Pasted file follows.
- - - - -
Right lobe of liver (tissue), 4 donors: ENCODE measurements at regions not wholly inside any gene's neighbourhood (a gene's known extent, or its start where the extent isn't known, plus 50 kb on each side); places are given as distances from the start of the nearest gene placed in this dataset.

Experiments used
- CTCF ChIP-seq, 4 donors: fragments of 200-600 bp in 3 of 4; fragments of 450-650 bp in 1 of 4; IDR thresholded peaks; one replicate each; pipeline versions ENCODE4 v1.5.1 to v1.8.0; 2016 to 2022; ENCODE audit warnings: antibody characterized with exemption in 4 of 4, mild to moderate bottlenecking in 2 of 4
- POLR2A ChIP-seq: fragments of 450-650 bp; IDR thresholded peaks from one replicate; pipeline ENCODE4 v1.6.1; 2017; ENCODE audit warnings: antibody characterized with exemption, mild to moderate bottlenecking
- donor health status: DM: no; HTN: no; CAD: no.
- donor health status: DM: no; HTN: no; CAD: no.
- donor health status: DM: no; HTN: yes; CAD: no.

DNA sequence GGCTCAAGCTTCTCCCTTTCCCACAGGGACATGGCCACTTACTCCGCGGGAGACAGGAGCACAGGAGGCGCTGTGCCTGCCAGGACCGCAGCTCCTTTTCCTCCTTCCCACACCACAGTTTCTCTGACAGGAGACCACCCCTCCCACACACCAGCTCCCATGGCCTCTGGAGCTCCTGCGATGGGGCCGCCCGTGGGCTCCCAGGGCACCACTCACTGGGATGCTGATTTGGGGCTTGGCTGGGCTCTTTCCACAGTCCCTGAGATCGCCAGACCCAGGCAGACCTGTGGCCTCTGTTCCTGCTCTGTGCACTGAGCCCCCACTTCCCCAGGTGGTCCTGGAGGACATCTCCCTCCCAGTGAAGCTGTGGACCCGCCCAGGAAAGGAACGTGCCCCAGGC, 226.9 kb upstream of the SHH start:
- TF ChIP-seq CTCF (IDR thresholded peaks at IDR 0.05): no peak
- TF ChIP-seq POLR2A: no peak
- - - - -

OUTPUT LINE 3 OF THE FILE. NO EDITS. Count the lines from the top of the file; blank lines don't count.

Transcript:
- CTCF ChIP-seq, 4 donors: fragments of 200-600 bp in 3 of 4; fragments of 450-650 bp in 1 of 4; IDR thresholded peaks; one replicate each; pipeline versions ENCODE4 v1.5.1 to v1.8.0; 2016 to 2022; ENCODE audit warnings: antibody characterized with exemption in 4 of 4, mild to moderate bottlenecking in 2 of 4